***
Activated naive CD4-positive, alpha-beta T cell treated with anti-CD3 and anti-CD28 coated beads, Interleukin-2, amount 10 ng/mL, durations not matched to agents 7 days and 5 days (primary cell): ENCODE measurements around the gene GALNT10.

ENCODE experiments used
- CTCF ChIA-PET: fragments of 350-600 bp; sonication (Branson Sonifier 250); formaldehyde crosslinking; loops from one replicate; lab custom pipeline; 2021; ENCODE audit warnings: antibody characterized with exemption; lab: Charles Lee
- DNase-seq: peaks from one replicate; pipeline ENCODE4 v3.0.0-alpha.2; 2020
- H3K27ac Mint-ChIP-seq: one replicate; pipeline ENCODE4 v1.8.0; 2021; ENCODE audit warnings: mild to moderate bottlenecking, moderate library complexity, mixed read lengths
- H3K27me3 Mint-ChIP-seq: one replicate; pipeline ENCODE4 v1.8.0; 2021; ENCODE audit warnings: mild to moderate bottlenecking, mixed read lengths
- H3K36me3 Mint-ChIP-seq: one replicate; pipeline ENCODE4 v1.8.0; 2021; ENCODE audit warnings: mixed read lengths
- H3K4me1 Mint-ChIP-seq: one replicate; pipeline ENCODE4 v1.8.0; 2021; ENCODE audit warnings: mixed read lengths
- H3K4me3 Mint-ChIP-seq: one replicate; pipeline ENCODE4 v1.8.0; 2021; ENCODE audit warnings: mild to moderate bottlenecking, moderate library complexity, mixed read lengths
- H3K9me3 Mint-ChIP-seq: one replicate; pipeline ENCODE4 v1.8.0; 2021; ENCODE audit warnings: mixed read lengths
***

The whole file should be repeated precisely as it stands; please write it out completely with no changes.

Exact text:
Activated naive CD4-positive, alpha-beta T cell treated with anti-CD3 and anti-CD28 coated beads, Interleukin-2, amount 10 ng/mL, durations not matched to agents 7 days and 5 days (primary cell): ENCODE measurements around the gene GALNT10.

ENCODE experiments used
- CTCF ChIA-PET: fragments of 350-600 bp; sonication (Branson Sonifier 250); formaldehyde crosslinking; loops from one replicate; lab custom pipeline; 2021; ENCODE audit warnings: antibody characterized with exemption; lab: Charles Lee
- DNase-seq: peaks from one replicate; pipeline ENCODE4 v3.0.0-alpha.2; 2020
- H3K27ac Mint-ChIP-seq: one replicate; pipeline ENCODE4 v1.8.0; 2021; ENCODE audit warnings: mild to moderate bottlenecking, moderate library complexity, mixed read lengths
- H3K27me3 Mint-ChIP-seq: one replicate; pipeline ENCODE4 v1.8.0; 2021; ENCODE audit warnings: mild to moderate bottlenecking, mixed read lengths
- H3K36me3 Mint-ChIP-seq: one replicate; pipeline ENCODE4 v1.8.0; 2021; ENCODE audit warnings: mixed read lengths
- H3K4me1 Mint-ChIP-seq: one replicate; pipeline ENCODE4 v1.8.0; 2021; ENCODE audit warnings: mixed read lengths
- H3K4me3 Mint-ChIP-seq: one replicate; pipeline ENCODE4 v1.8.0; 2021; ENCODE audit warnings: mild to moderate bottlenecking, moderate library complexity, mixed read lengths
- H3K9me3 Mint-ChIP-seq: one replicate; pipeline ENCODE4 v1.8.0; 2021; ENCODE audit warnings: mixed read lengths